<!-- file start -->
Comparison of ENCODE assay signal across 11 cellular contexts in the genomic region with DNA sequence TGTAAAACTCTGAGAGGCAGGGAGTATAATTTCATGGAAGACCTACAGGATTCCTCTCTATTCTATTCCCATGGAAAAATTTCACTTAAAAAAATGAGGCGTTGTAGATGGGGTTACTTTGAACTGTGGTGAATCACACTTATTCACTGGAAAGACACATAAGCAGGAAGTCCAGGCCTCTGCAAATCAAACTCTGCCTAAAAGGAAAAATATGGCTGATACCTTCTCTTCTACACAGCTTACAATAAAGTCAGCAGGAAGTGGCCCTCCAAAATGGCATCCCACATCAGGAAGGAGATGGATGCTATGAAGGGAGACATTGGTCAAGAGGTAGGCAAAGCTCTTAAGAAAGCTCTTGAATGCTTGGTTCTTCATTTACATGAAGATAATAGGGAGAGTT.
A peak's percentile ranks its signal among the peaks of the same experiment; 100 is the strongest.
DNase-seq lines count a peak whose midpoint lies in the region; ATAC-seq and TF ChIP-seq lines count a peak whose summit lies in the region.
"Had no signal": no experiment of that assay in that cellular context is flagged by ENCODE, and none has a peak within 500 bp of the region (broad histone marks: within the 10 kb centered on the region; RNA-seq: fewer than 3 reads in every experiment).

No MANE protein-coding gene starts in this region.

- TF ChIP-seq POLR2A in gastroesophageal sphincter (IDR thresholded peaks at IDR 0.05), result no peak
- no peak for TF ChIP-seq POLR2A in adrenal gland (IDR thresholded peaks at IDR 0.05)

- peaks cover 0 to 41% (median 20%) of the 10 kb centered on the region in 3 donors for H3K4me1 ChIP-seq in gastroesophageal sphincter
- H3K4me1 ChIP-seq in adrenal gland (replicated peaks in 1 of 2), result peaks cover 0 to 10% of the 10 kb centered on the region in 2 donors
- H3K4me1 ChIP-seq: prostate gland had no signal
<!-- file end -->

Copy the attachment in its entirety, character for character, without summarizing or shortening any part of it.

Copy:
Comparison of ENCODE assay signal across 11 cellular contexts in the genomic region with DNA sequence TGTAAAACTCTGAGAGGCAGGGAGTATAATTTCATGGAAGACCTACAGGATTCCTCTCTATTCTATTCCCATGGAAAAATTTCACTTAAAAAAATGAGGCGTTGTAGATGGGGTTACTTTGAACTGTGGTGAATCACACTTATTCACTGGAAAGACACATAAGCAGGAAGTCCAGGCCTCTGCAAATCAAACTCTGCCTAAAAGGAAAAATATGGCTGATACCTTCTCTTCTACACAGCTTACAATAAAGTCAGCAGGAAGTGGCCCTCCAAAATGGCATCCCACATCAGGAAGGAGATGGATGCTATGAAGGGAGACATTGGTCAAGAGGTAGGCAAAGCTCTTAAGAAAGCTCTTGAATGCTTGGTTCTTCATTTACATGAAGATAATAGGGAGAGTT.
A peak's percentile ranks its signal among the peaks of the same experiment; 100 is the strongest.
DNase-seq lines count a peak whose midpoint lies in the region; ATAC-seq and TF ChIP-seq lines count a peak whose summit lies in the region.
"Had no signal": no experiment of that assay in that cellular context is flagged by ENCODE, and none has a peak within 500 bp of the region (broad histone marks: within the 10 kb centered on the region; RNA-seq: fewer than 3 reads in every experiment).

No MANE protein-coding gene starts in this region.

- TF ChIP-seq POLR2A in gastroesophageal sphincter (IDR thresholded peaks at IDR 0.05), result no peak
- no peak for TF ChIP-seq POLR2A in adrenal gland (IDR thresholded peaks at IDR 0.05)

- peaks cover 0 to 41% (median 20%) of the 10 kb centered on the region in 3 donors for H3K4me1 ChIP-seq in gastroesophageal sphincter
- H3K4me1 ChIP-seq in adrenal gland (replicated peaks in 1 of 2), result peaks cover 0 to 10% of the 10 kb centered on the region in 2 donors
- H3K4me1 ChIP-seq: prostate gland had no signal